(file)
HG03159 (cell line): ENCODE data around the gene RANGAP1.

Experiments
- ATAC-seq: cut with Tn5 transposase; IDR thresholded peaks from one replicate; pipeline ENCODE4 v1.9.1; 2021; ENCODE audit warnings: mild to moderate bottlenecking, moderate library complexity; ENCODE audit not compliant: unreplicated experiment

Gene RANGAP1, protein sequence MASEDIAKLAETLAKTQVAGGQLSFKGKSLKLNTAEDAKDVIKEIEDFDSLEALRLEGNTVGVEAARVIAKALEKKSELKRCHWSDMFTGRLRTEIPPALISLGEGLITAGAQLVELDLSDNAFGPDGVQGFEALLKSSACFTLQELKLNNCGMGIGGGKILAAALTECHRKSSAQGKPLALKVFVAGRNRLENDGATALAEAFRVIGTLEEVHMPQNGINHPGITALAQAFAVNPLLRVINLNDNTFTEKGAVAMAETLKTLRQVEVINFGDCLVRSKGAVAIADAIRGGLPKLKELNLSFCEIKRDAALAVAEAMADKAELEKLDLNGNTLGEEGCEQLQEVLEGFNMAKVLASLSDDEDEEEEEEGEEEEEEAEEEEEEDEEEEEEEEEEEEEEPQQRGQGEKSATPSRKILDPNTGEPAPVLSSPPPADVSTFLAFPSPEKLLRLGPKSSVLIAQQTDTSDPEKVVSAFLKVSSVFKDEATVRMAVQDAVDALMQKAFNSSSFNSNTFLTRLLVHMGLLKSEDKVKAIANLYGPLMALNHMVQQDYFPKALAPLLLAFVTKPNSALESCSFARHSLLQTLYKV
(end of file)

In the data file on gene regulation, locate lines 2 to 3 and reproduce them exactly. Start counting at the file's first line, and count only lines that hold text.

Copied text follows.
Experiments
- ATAC-seq: cut with Tn5 transposase; IDR thresholded peaks from one replicate; pipeline ENCODE4 v1.9.1; 2021; ENCODE audit warnings: mild to moderate bottlenecking, moderate library complexity; ENCODE audit not compliant: unreplicated experiment